Oscar Wilde's Salome is one of his lesser-known plays, possibly because it is so starkly different from the romping comedies for which he is most celebrated. Expanded from just a few short verses appearing in the gospels, the play tells the story of King Herod's stepdaughter, who is spurned by John the Baptist and seeks revenge - with Wilde's subversive imagination filling in the gaps. In a nod to the ancient roots of the story, the language of the script is archaic, in contrast with the recognisable aphorisms of Wilde's characteristic dandies. This means that a bit of translation is required for the audience to be able to keep up with the story, so it is a credit to everyone involved with this production that they managed to convey the story in an accessible way.
Director Eve Stollery employed an ensemble cast to great effect: the original play lists thirteen named characters plus innumerate background characters, so paring this back to 8 actors was quite a feat, using their versatility skilfully to fit this performance into a small space, physically and temporally. There were several striking choices of staging, and indeed the whole production was a display of artistic skill. I was impressed to note, for example, that the atmospheric music had been specially composed for the performance by Gabby Woodward, whose pieces captured the setting with subtlety. Another interesting choice was in the set design (from Thomas Robertson): we would expect a King's palace in the first-century Roman Empire to be opulent, yet the simplicity of the set meant that our focus was, rightly, on the decadence of the characters themselves - even when, at the climax, the most gruesome prop is presented.
The play's early dialogue comes across as highly stylised to the point of being poetic, so the actors' challenge was to command this language in a way that seemed more naturally conversational. Eleanor Cousins-Brown, playing the Young Syrian, achieved this with convincing love-struck gazes, while Millie Tupper, playing his friend the Page of Herodias, did an impressive job of channelling a nervous energy to the urgent, entreating nature of her lines.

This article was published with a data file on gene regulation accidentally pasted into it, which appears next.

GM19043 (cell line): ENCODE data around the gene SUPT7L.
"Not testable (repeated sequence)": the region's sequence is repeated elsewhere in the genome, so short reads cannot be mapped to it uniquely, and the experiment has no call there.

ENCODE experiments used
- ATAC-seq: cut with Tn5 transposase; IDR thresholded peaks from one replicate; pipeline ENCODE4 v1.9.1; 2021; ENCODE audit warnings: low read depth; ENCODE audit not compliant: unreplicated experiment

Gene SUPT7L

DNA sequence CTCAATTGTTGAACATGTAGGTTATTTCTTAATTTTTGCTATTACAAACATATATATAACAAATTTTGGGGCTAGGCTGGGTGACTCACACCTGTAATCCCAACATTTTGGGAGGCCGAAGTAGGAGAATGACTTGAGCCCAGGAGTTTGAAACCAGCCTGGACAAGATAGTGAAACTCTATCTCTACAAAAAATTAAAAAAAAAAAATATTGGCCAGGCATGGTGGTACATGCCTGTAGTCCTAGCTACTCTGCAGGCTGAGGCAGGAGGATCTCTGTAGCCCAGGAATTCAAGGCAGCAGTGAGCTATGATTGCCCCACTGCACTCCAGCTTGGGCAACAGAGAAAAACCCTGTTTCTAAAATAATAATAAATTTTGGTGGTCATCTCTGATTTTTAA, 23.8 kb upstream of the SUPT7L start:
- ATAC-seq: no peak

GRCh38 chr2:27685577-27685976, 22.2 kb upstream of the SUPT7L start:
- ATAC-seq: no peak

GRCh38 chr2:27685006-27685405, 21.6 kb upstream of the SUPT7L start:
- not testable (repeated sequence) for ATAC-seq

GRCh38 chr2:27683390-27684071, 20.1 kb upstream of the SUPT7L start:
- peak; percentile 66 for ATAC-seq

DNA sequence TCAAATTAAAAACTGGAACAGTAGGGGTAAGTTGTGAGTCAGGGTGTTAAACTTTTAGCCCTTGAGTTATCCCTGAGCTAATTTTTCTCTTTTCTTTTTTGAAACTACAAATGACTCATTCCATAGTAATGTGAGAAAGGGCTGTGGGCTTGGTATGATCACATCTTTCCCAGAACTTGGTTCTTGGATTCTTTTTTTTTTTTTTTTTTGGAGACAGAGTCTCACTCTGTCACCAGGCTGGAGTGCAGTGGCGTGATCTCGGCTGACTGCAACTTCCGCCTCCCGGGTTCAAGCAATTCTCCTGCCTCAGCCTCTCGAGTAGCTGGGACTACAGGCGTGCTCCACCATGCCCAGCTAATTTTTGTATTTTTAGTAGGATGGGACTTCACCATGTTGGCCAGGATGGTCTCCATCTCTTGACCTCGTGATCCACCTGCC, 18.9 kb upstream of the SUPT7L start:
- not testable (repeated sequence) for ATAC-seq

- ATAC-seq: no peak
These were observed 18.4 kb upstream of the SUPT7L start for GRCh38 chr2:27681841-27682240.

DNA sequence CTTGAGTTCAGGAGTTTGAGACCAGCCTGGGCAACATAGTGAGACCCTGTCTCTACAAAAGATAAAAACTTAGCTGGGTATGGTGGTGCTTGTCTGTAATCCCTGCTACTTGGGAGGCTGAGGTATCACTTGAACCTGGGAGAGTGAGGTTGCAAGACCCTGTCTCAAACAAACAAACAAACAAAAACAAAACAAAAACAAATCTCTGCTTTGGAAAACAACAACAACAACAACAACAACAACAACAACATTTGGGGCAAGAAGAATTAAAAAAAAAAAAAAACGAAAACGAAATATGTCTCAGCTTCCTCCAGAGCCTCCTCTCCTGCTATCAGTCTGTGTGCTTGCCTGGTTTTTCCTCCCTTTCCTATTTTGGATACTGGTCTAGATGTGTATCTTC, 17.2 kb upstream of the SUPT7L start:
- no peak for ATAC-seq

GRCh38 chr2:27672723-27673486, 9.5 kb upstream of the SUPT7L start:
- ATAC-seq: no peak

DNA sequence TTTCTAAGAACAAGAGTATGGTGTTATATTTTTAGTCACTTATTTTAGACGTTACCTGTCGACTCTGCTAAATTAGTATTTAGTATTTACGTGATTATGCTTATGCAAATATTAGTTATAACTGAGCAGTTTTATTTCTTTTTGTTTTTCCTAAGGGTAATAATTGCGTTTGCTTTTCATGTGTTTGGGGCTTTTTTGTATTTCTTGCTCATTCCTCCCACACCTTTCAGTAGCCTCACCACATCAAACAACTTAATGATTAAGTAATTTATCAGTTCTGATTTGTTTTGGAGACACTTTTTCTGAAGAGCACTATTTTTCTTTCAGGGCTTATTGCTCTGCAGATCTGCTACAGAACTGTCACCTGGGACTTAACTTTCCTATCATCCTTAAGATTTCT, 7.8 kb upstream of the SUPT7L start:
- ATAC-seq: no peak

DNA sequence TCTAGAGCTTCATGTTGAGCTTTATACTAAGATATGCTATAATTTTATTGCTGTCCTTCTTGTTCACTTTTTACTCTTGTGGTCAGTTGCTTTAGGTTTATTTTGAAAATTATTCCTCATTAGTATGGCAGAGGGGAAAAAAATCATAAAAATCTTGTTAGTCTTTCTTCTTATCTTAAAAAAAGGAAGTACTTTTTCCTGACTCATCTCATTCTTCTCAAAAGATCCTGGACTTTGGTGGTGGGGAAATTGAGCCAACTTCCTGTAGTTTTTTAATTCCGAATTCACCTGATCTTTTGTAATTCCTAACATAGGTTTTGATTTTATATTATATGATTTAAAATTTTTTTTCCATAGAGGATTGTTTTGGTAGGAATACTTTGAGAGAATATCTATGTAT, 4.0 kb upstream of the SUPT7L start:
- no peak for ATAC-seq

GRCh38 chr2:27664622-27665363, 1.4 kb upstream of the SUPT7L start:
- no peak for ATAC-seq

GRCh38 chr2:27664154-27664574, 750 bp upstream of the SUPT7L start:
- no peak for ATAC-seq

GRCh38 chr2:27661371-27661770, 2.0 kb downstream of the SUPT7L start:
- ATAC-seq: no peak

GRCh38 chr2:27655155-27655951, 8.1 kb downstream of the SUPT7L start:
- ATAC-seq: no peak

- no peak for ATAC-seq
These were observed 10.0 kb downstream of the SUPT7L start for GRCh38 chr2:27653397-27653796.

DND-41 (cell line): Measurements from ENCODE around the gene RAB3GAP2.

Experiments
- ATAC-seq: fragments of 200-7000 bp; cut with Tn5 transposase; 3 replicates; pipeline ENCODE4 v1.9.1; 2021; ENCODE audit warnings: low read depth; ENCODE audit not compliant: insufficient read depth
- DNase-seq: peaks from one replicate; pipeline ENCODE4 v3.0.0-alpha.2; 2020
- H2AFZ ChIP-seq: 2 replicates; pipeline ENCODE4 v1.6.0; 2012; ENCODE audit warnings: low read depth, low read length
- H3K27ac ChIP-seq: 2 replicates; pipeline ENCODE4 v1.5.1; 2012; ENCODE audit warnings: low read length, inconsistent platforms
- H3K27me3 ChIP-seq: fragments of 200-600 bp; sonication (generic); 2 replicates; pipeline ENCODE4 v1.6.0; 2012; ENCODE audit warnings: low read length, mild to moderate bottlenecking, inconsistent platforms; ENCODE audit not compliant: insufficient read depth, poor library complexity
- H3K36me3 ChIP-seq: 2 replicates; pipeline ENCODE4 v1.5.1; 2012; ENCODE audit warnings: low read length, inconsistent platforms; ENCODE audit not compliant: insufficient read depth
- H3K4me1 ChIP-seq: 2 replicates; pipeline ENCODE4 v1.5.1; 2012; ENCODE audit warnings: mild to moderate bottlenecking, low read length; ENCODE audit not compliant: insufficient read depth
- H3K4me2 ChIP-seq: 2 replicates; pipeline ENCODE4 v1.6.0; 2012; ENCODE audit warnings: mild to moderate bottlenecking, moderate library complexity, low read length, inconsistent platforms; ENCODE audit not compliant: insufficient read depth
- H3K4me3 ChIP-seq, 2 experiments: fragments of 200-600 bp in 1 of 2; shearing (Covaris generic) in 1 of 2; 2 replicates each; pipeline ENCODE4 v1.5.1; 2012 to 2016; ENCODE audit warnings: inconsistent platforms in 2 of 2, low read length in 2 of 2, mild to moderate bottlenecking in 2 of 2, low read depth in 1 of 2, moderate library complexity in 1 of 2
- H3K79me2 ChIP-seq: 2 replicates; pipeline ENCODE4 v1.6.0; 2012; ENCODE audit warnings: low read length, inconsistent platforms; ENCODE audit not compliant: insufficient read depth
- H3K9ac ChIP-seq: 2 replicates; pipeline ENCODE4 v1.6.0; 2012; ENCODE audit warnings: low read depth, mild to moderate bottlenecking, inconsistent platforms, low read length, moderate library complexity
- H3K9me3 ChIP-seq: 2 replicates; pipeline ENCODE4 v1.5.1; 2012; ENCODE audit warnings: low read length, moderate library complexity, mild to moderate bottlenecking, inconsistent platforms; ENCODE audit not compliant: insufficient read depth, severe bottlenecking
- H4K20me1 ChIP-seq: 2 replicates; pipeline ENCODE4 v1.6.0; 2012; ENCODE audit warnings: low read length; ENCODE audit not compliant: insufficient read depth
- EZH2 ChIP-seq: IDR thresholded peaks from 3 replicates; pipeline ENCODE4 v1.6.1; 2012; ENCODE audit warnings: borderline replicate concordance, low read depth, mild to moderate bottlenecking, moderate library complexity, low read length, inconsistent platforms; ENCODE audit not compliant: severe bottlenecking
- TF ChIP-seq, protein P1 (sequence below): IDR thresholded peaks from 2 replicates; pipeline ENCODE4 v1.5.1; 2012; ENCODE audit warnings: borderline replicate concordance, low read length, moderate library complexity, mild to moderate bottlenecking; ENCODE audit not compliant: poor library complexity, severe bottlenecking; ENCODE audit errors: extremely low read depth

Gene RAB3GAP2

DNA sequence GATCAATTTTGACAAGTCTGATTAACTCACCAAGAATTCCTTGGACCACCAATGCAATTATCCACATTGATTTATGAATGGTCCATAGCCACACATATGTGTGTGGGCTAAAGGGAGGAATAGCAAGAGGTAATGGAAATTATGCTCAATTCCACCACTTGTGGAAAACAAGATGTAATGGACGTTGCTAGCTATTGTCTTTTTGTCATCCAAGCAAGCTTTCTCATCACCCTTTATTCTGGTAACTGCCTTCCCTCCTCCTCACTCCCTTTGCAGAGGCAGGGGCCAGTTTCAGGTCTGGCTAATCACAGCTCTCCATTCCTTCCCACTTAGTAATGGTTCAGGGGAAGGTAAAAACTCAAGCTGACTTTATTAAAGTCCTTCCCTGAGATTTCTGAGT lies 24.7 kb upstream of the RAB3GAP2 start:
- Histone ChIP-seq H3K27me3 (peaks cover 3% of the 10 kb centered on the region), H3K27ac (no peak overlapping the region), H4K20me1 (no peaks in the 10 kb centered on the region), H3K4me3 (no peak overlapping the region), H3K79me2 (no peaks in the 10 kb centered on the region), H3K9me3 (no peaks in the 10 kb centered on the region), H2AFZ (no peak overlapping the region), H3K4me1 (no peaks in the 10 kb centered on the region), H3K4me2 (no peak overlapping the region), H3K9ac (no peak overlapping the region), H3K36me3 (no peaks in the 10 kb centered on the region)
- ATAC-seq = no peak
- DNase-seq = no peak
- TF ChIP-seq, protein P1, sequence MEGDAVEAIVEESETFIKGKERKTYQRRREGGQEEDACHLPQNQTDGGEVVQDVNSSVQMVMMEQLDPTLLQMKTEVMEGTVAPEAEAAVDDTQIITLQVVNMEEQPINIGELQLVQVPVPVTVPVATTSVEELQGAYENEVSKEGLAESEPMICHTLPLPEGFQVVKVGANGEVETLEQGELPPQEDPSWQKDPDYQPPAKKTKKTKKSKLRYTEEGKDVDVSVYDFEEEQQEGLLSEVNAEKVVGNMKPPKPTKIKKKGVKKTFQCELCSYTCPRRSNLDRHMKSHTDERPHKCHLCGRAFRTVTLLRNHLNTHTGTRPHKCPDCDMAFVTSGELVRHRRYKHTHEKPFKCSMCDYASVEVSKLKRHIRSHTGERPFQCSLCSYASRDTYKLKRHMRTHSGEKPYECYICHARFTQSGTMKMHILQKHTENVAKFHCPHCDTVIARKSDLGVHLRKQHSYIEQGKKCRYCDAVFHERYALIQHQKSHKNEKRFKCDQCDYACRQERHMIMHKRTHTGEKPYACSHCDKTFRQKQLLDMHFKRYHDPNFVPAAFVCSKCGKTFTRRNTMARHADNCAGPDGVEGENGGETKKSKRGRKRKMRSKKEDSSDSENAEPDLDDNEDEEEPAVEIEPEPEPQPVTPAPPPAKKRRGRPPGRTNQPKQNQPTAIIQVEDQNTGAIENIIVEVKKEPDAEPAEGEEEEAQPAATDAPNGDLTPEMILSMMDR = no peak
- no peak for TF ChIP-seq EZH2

Sunny Roashan's Jokanaan/ John the Baptist was suitably dynamic, interjecting the dialogue with prophetic ravings with convincingly enjoyable venom. Undeniably, however, the star of the show was Salome herself: Katie Walton. Walton was every bit the spoilt, entitled princess whose desire clouds her judgement and prompts a descent into jealous obsession when she is scorned. Salome is a complex character whose motivations remain ambiguous throughout, and Walton held these tensions together well: her passionate outbursts were balanced with more calculating reflections to keep the audience mesmerised. No less mesmerising was the dance Salome performs, a joint enterprise between Walton and Kristen Cope, another demonstration of what can be achieved with an ensemble cast when handled ably and with spot-on choreography.
The greatest achievement of the entire company was to render a play that's over 100 years old, based on a story twenty times older than that, feel fresh and even shocking.